Archive for September, 2010

September 27, 2010

Pathar Ke Insaan(ity) (1990)

Against an epic backdrop of one-sided sibling rivalry, rock-em sock-em lumberjack action, bizarro world medical pronouncements, ham-fisted Mahabharata references, unrequited puppy-love, puffy sleeves and big-budget musical excess lies a plot which I will mostly let speak for itself through screenshots, because all it left me with were questions.

Questions like: Why is Vinod Khanna in this film? Why is Saeed Jaffrey in this film? Why is anybody in this film? Why does this film exist at all? How did the actors keep their faces straight through their dialogues? How old were the people who wrote this, anyway? Were they even out of grade school yet? And above all, will I ever make it all the way through?!

September 25, 2010

Amar (1954)

This is my least favorite of the Mehboob Khan films I’ve seen, and it is such a pity. It boasts a fine cast with excellent acting, absolutely gorgeous music, stunning cinematography, detailed sets and costumes. The visuals, the ambiance and the characterizations all convey a wild Romanticism, but the plot collapses into an unholy mess halfway through. The pivotal event around which it revolves is completely incongruous with the characters we have come to know (not to mention that I have a serious quarrel with some of the resulting fallout). It feels like Mehboob didn’t show up at all to work on the second half; it’s as if he realized that he was confused about what he was trying to say, knew he had screwed it up, didn’t have the energy to care, and finally just gave up.

September 23, 2010

The Dementia Diaries

If there’s one thing I can say for sure about my family, it’s that we’ve had a lot of laughs together. My parents quibbled constantly over small things but they always got over it quickly, and I don’t remember them ever having a major disagreement or going to bed angry with each other. Of course, it’s possible that I wasn’t paying attention or they made an effort to hide such things from us, but in any case my perspective is that we have always been able to find “the funny” in any situation (camping and the teen years don’t count).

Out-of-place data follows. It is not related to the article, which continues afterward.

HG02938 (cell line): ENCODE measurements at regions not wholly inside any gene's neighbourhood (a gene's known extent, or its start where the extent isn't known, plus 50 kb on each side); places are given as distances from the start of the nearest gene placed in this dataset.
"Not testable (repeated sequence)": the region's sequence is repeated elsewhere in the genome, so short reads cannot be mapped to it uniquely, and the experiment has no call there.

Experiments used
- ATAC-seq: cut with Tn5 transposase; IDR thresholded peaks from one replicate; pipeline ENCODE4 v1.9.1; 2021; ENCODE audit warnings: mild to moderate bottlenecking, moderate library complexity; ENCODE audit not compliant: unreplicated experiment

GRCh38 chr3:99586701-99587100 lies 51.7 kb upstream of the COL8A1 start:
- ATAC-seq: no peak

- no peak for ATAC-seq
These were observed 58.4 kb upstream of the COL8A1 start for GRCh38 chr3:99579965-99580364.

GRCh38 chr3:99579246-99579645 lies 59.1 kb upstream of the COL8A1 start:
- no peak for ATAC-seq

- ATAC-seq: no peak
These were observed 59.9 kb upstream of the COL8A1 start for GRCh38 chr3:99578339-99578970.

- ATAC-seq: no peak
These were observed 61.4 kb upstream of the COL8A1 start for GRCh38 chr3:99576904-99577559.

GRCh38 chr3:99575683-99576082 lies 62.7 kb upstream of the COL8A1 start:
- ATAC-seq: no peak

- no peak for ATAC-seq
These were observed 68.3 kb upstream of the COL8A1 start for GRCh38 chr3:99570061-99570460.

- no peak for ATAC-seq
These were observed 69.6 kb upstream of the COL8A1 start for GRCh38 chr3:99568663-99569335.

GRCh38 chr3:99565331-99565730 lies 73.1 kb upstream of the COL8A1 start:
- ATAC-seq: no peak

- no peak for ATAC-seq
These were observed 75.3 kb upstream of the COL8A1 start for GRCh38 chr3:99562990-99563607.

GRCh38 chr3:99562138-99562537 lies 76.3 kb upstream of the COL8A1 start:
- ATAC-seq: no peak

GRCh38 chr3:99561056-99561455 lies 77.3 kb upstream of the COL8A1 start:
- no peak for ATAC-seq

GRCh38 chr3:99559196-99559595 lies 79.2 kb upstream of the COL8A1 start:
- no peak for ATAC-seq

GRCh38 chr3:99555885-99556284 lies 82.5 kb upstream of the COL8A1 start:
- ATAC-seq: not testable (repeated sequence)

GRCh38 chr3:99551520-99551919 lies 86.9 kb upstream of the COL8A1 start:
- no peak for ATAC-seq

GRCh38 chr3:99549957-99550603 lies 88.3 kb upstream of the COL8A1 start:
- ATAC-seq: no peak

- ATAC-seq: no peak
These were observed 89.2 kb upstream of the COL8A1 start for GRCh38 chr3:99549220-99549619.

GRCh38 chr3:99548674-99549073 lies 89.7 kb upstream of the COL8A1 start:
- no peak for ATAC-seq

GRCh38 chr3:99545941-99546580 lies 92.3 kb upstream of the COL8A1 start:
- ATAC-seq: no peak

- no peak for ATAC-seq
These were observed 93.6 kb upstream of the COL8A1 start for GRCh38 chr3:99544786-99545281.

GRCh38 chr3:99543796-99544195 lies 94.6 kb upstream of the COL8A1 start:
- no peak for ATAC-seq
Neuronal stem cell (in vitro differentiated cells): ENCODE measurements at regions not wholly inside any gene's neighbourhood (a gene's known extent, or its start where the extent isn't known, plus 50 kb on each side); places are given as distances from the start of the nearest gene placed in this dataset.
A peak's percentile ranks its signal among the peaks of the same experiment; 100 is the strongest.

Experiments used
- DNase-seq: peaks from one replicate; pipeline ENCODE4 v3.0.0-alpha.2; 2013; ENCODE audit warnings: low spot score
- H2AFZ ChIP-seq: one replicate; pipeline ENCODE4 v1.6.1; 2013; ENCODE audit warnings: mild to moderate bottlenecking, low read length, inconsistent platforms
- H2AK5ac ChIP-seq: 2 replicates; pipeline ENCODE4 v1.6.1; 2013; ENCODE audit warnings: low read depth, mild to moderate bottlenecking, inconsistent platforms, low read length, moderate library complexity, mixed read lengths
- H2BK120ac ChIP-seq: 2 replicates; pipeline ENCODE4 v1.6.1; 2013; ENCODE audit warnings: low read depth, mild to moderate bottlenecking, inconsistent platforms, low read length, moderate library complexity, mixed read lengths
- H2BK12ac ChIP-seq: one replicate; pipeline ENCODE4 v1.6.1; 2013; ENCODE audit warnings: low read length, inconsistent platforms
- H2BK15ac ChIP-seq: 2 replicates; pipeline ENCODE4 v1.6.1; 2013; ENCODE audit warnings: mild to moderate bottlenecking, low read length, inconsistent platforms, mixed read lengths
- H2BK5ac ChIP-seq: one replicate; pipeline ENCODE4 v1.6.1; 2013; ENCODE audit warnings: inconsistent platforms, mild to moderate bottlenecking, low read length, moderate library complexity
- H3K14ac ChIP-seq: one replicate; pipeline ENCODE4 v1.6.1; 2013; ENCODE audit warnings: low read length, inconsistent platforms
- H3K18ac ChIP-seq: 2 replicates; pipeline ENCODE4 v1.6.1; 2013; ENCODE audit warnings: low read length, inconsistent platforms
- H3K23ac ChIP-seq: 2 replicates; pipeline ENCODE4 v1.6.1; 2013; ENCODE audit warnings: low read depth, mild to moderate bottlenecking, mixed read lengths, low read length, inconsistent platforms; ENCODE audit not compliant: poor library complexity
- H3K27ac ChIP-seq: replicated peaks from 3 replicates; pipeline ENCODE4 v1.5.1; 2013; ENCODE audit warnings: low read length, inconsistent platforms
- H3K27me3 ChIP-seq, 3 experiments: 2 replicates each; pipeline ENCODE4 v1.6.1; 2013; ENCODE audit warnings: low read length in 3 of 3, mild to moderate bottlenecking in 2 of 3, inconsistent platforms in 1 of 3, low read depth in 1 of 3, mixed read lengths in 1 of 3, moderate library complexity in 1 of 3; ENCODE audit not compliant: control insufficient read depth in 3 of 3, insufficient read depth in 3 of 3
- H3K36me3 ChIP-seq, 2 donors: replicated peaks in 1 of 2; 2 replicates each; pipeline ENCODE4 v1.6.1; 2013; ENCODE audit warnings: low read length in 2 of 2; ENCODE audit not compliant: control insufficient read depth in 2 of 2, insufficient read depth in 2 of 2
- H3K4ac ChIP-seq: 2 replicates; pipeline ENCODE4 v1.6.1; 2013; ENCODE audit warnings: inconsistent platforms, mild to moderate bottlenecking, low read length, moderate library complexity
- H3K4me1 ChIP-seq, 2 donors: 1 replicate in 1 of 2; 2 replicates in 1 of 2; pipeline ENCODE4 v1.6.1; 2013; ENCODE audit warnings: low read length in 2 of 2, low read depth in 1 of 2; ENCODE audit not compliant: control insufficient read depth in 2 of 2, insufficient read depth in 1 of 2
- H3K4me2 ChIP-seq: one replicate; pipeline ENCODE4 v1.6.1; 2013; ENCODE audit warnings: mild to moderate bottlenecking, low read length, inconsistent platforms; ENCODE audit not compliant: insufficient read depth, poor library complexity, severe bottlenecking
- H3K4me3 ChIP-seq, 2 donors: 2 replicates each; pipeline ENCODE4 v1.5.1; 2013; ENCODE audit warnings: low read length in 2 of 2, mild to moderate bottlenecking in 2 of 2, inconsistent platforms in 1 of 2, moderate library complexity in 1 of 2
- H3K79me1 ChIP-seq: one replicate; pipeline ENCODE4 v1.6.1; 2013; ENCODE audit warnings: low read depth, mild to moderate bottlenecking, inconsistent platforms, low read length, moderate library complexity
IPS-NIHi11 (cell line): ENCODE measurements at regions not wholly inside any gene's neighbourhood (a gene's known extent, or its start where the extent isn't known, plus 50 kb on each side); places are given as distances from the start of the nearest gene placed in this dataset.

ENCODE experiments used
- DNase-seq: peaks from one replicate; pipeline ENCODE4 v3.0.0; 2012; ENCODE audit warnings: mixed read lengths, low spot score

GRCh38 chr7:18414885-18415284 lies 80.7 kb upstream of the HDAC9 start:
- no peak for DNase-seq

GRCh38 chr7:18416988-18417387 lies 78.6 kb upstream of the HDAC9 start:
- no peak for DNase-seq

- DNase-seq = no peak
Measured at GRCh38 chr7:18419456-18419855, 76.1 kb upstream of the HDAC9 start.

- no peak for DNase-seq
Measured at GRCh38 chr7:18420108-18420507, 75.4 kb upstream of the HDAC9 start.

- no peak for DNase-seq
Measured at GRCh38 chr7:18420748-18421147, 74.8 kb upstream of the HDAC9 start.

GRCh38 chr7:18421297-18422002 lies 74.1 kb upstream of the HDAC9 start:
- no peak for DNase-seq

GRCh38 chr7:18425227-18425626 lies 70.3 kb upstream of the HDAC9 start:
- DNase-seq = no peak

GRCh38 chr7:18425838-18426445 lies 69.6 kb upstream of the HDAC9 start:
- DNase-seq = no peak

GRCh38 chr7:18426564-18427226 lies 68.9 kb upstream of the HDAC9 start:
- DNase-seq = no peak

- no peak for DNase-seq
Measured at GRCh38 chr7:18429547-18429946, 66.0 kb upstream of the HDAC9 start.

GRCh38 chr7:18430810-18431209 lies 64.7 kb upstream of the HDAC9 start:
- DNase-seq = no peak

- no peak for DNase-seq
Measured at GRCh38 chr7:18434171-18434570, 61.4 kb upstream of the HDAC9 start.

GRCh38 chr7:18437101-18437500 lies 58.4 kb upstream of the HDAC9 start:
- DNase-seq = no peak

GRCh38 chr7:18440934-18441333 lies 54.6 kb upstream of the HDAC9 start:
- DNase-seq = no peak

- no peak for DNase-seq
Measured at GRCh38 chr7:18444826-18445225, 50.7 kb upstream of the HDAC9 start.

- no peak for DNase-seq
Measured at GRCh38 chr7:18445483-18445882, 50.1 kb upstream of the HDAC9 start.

September 22, 2010

36 Ghante (1974)

By the end of this film I felt really sorry for anyone who might have been dependent on the Indian police—as portrayed here—for any kind of aid in 1974. I’m surprised that the censor board didn’t demand an upfront apology from the producers. I am almost positive that the intent was exactly opposite, too, but as the film hurtles forward, the plot increasingly unravels with sad results. It’s too bad, because otherwise it is an unusual story (apparently a remake of The Desperate Hours starring Humphrey Bogart) with a lot going for it: a psychological drama about a family of four held hostage for 36 hours (ghante) by three increasingly desperate bank robbers on the run.

36 Ghante comes *this close* to being a really good film, but is sabotaged by inattention to some important details. (Here’s my disclaimer: as with all Hindi cinema, it could be that poor editing after the fact—by the dvd manufacturer for instance—is partially responsible for the story problems, but I will probably never know for sure.)

September 19, 2010

Magroor (1950)

Sometimes after sitting through a spate of truly abysmal films (not worth writing about even) I feel a tinge of despair, thinking that *maybe* there are no more good ones to be seen out there. Then Shalini sends one like this and Raja subtitles it for me, and I am made to realize how much I love Hindi cinema (and my friends!) all over again.